All Dogs Go To Heaven: Examining A Dog’s Role in Horror Movies.

We all love dogs, right? As soon as we see one skip into a horror movie, we instantly get that indescribable stomach twinge that goes along with our subconscious screaming, “Please, God, don’t let anything happen to that furry little guy!” Whether they’re an emotion eliciting plot device or jumping in, teeth bared to save the day, the four-legged companions have become a staple in horror movies just as much as the dumb blonde and the nerdy virgin. Unfortunately, dogs are most often the first characters to get eliminated from such titles, right before the body count starts its steady incline. It makes sense. Many people believe most animals have a six sense when it comes to illness and danger, so why wouldn’t the ax swinging slasher put an end to the breathing, panting security system while he bides his time and waits in the dark? When this happens, of course, the audience usually gives a more upsetting and disturbed reaction than if one of the human characters were butchered. I already said it – we all love dogs! Now let’s see how mutts and hounds have contributed to the horror genre as a whole.

Cujo is perhaps the most well-represented dog in scary movie history. Based on the Stephen King novel and directed by Lewis Teague, Cujo screened to audiences across The United States in August and September of 1983. It opened as the #2 movie in its debut week, and has gone on to be heavily regarded as one of the most iconic horror films of all time. Cujo tells the story of a St. Bernard who goes mad after a rabbit bite and spends the rest of the movie terrorizing scream queen Dee Wallace and child-star Danny Pintauro. It’s a terrifying movie, to say the least, and the shock to the audience must have been bigger over 30 years ago. However, it was a much different story behind-the-scenes as the real Cujo, a St. Bernard named Daddy, was well-trained, well-behaved and quite docile. According to some sources, Daddy had to be coaxed to the car with dog treats that were eventually thrown through the windows to get him to pounce on the vehicle. Also, Daddy had to have his tail tied down to keep it from wagging during the more violent and fear-inducing scenes. And it gets better. Daddy was only the lead dog, according to Dee Wallace and Lewis Teague, anywhere between 5 and 15 St. Bernards were used during filming; all with a special on-screen talent.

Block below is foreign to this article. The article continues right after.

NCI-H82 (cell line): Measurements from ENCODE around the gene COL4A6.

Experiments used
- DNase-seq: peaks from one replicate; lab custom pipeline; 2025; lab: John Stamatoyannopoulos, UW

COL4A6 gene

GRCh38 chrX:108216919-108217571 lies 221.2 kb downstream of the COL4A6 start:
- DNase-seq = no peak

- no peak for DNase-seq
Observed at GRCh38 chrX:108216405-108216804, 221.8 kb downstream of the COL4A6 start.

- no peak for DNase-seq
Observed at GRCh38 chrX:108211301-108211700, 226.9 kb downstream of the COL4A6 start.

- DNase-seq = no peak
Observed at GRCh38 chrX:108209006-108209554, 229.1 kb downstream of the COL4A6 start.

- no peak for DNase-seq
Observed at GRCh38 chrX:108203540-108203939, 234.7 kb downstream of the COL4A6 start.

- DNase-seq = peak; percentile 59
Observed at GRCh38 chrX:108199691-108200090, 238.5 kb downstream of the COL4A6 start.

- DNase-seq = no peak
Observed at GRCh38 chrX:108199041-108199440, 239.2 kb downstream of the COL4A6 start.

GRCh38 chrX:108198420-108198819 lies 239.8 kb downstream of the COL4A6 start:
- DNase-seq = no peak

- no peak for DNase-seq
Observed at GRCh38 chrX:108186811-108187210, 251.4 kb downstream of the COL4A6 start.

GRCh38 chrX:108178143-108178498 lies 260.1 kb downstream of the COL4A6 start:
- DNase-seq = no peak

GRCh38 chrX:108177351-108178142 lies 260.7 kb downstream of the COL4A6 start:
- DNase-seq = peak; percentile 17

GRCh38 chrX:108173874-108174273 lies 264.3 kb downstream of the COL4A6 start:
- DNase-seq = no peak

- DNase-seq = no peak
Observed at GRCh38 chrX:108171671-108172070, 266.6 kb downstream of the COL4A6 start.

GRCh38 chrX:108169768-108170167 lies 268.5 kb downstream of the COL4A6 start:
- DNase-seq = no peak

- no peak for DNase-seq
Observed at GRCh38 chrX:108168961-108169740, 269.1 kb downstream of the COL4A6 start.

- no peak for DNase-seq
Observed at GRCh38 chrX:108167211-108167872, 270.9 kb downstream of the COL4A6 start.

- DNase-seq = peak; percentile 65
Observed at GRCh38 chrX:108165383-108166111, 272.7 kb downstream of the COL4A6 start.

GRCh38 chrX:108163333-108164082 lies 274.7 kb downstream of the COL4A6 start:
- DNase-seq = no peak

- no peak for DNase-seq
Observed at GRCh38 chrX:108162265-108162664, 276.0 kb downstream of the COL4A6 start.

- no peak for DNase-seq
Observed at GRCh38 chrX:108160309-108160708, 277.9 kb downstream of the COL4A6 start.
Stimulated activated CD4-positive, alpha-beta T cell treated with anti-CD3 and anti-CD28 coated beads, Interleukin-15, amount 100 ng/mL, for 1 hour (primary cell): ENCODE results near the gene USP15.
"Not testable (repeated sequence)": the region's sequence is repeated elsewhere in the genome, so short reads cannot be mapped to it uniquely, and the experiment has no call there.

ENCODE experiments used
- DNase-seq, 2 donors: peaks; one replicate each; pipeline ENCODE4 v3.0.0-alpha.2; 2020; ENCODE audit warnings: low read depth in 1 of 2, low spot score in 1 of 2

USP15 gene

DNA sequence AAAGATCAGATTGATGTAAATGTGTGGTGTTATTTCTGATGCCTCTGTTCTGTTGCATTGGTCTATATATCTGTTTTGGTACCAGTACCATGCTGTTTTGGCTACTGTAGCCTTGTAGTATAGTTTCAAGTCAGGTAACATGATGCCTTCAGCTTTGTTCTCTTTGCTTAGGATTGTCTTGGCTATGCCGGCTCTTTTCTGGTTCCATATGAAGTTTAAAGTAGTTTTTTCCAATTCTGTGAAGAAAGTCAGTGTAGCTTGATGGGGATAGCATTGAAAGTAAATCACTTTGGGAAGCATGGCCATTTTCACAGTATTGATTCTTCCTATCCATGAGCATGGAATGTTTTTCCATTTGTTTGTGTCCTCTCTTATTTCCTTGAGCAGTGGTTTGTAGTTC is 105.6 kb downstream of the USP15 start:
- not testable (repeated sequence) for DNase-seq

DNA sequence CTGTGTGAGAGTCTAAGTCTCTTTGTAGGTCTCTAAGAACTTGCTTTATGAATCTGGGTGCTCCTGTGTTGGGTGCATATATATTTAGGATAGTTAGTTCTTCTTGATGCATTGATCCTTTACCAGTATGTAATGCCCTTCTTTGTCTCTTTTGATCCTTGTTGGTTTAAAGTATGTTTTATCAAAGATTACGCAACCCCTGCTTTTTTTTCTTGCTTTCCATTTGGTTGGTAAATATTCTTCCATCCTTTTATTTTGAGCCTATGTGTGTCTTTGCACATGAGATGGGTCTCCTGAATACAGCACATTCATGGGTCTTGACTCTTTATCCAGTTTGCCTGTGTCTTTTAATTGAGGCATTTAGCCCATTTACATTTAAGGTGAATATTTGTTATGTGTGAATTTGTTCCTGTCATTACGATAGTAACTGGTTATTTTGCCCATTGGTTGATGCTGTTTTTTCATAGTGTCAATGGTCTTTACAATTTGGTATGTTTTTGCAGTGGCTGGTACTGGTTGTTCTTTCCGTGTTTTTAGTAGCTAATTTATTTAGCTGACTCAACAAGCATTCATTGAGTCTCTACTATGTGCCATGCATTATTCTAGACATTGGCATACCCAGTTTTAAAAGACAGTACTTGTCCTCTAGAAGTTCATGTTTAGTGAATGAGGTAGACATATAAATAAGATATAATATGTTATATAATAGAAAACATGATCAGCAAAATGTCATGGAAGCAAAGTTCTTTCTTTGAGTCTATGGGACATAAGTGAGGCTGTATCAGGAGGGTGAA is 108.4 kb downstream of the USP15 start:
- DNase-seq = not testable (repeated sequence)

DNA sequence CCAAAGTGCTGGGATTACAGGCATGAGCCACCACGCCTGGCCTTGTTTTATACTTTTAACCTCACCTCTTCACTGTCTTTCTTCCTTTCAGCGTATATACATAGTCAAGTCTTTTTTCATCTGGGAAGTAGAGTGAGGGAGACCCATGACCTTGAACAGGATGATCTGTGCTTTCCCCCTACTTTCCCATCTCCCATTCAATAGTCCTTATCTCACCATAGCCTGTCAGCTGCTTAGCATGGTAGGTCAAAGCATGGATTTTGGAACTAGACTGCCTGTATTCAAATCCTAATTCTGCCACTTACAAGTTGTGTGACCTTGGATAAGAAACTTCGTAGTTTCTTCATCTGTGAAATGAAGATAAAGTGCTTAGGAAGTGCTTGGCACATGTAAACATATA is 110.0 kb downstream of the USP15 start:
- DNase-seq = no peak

Cujo was a pretty high profile gig as far as dog showcasing was concerned. Sure, the big puppies have been used in films across the board since the invention of the motion picture camera, but it wasn’t until recently that dogs started getting credited for their work in film. While none of their credits include the horror genre, Rex The Dog was featured in 26 movies between 1923 and 1929, Happy the Dog was listed in the opening credits of “7th Heaven” and no one can forget the always disappearing dog Comet from “Full House.” When we really take a magnifying glass to on-screen credits, it becomes a difficult task to identify animal performers in this category. Pete the Dog was featured in comedy-horror Dr. Pyckle & Mr. Pryde (1925), Zak the Dog was featured in Brainscan (1994), Zeus the Dog played the title role in Rotweiller (2004) and Hachi the Dog was fortunate enough to pop up in surprise hit The Babadook. Outside of these performers, it’s hard to find a credited pooch, although they’ve held important roles in films like The Amityville Horror, Halloween, The Hills Have Eyes, The People Under the Stairs, Pet Sematary 2, Resident Evil, The Thing and many, many more. I mean, who could ever forget Chips – real name Blu – from the Dawn of the Dead remake? I sure can’t!